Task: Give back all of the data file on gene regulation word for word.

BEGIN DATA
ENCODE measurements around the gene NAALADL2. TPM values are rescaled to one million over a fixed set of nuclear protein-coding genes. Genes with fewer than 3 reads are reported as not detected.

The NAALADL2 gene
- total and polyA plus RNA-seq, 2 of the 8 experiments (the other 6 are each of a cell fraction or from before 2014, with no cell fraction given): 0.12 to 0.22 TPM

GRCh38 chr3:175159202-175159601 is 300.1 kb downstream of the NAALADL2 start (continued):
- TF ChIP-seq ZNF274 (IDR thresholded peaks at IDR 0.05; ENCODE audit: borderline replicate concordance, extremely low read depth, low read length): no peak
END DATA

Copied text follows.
ENCODE measurements around the gene NAALADL2. TPM values are rescaled to one million over a fixed set of nuclear protein-coding genes. Genes with fewer than 3 reads are reported as not detected.

The NAALADL2 gene
- total and polyA plus RNA-seq, 2 of the 8 experiments (the other 6 are each of a cell fraction or from before 2014, with no cell fraction given): 0.12 to 0.22 TPM

GRCh38 chr3:175159202-175159601 is 300.1 kb downstream of the NAALADL2 start (continued):
- TF ChIP-seq ZNF274 (IDR thresholded peaks at IDR 0.05; ENCODE audit: borderline replicate concordance, extremely low read depth, low read length): no peak